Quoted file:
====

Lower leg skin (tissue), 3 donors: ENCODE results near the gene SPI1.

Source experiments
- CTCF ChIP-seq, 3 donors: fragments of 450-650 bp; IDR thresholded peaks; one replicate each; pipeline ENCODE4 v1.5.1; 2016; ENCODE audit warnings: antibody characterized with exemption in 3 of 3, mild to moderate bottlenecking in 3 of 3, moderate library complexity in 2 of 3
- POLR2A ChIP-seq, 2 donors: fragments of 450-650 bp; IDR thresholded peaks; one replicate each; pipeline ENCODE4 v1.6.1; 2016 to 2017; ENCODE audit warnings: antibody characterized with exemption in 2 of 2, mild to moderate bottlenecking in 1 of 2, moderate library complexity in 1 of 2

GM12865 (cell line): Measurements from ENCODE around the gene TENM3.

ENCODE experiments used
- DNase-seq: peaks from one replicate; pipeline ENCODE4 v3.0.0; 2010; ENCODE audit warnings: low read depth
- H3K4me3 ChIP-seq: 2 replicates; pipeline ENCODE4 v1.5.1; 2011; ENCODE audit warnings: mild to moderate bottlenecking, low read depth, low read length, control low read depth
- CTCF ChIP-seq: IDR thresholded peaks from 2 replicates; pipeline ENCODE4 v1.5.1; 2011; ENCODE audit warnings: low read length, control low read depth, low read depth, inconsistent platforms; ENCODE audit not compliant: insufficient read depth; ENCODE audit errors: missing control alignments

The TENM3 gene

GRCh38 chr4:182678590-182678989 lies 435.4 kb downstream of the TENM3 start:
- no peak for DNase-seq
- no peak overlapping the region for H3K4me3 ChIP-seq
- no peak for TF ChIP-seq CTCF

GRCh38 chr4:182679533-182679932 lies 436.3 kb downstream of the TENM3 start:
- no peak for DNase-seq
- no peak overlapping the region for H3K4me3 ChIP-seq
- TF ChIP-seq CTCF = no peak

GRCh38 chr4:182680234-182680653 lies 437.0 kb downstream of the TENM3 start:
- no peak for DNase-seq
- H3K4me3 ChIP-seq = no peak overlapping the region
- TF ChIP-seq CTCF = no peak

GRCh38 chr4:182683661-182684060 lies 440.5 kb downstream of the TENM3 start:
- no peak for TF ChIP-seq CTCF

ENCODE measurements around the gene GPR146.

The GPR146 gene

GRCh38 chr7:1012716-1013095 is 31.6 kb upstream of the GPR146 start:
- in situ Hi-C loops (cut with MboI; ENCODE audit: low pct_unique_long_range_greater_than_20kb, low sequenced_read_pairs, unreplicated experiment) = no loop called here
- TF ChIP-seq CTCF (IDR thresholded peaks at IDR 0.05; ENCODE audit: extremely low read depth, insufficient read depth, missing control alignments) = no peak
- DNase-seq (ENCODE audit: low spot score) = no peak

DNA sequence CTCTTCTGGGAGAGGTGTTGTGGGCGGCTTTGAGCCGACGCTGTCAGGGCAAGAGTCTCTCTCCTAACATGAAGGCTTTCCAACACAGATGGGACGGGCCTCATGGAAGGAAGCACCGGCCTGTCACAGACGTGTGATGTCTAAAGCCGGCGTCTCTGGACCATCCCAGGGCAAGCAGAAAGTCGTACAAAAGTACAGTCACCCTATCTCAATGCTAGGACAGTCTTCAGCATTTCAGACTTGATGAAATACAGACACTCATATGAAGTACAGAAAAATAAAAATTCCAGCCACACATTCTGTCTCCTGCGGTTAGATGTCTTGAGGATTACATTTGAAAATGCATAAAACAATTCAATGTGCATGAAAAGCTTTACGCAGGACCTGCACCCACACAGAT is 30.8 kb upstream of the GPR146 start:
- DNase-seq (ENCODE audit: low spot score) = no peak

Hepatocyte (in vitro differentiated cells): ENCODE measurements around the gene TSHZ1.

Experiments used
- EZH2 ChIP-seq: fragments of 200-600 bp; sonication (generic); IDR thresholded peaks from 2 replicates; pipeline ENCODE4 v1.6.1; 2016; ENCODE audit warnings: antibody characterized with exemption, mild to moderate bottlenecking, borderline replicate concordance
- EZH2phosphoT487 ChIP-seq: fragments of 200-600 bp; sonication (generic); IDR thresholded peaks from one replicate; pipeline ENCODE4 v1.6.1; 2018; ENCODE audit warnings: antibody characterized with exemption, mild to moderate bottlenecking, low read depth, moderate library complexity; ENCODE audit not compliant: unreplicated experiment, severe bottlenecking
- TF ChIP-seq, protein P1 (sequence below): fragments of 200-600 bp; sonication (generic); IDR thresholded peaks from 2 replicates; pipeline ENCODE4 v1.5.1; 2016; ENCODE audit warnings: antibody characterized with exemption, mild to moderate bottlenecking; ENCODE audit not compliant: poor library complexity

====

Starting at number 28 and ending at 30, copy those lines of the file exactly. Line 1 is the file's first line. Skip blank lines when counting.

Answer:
- in situ Hi-C loops (cut with MboI; ENCODE audit: low pct_unique_long_range_greater_than_20kb, low sequenced_read_pairs, unreplicated experiment) = no loop called here
- TF ChIP-seq CTCF (IDR thresholded peaks at IDR 0.05; ENCODE audit: extremely low read depth, insufficient read depth, missing control alignments) = no peak
- DNase-seq (ENCODE audit: low spot score) = no peak